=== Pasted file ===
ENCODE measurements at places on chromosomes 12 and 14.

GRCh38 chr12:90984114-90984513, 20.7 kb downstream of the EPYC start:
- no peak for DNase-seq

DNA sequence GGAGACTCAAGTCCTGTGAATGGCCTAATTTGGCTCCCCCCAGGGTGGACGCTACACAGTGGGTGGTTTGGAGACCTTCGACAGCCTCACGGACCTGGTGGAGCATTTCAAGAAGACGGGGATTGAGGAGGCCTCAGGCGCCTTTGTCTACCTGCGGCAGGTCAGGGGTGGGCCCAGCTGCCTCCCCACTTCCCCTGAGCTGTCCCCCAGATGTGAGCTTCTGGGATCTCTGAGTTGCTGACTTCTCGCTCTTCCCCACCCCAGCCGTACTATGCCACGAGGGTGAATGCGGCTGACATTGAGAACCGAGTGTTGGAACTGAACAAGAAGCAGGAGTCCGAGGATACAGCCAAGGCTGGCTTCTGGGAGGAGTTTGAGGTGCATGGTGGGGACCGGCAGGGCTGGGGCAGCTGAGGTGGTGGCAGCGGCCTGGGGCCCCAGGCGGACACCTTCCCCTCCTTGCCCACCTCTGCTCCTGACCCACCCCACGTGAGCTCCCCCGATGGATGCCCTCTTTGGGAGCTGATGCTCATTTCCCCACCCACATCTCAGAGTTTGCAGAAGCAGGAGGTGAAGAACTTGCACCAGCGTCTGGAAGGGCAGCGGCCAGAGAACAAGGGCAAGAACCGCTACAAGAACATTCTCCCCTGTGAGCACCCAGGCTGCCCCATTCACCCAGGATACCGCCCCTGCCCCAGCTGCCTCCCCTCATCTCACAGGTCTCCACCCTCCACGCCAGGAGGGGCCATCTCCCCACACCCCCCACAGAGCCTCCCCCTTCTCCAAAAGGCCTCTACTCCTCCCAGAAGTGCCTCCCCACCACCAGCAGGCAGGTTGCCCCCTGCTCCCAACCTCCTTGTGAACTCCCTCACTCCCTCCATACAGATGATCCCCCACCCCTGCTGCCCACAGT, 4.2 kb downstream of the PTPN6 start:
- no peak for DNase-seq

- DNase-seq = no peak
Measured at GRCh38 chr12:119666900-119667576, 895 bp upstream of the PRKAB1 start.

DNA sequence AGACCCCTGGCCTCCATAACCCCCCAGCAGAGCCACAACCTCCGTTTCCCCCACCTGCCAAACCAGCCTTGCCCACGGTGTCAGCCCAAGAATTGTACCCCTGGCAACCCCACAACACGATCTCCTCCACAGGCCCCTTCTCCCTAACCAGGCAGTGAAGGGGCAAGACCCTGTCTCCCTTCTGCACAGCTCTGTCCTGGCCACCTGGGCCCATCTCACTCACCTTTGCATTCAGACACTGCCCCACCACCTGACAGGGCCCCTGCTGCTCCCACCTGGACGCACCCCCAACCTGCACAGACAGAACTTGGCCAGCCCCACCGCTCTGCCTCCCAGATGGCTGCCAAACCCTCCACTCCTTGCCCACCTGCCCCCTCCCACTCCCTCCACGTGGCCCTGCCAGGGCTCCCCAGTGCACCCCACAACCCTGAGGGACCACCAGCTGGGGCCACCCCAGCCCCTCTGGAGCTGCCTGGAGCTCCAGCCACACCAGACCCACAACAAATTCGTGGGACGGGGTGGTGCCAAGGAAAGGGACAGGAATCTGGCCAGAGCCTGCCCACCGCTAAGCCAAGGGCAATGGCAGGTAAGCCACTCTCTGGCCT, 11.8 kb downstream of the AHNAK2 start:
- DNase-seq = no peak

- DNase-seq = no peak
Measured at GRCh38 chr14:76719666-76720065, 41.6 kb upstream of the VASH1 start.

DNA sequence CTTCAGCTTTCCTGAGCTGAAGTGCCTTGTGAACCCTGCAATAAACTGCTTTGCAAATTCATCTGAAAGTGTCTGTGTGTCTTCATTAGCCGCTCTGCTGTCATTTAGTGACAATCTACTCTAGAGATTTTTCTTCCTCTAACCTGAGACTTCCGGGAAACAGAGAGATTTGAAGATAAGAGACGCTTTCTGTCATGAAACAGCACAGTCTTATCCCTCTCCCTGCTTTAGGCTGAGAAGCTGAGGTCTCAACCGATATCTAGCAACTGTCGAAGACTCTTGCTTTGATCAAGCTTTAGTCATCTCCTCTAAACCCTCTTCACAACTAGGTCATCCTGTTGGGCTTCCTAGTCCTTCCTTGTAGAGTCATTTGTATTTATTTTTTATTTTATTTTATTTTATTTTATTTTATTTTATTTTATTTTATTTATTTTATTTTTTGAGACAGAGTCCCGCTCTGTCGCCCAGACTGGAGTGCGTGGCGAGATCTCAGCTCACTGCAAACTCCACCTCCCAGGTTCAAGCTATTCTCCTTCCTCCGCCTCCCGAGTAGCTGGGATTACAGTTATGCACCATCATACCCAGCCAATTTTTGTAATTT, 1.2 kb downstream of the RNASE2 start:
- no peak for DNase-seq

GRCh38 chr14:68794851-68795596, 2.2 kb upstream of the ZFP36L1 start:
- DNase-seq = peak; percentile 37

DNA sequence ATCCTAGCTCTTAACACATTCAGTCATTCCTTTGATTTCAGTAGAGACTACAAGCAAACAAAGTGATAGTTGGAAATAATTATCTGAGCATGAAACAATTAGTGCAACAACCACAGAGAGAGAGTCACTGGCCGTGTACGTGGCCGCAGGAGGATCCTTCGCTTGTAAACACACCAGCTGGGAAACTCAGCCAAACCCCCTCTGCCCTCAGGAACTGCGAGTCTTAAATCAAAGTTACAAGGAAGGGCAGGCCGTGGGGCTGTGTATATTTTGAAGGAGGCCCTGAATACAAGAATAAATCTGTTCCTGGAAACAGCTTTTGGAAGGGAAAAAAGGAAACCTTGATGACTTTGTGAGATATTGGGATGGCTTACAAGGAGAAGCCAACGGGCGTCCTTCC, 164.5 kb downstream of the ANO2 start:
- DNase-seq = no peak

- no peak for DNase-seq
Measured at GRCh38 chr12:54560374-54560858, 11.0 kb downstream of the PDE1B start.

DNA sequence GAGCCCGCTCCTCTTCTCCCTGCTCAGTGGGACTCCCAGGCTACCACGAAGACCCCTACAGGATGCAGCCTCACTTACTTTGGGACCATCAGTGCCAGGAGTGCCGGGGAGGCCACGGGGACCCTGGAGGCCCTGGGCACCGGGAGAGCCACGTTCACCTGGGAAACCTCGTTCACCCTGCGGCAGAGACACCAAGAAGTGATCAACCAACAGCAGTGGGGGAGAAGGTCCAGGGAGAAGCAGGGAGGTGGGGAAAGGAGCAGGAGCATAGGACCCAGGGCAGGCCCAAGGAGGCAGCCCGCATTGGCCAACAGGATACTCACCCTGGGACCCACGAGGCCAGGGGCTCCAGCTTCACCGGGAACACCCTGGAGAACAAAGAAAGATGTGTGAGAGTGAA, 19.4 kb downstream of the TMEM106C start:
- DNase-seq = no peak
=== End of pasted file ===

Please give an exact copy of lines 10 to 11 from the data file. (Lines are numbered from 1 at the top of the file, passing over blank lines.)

- DNase-seq = no peak
Measured at GRCh38 chr14:76719666-76720065, 41.6 kb upstream of the VASH1 start.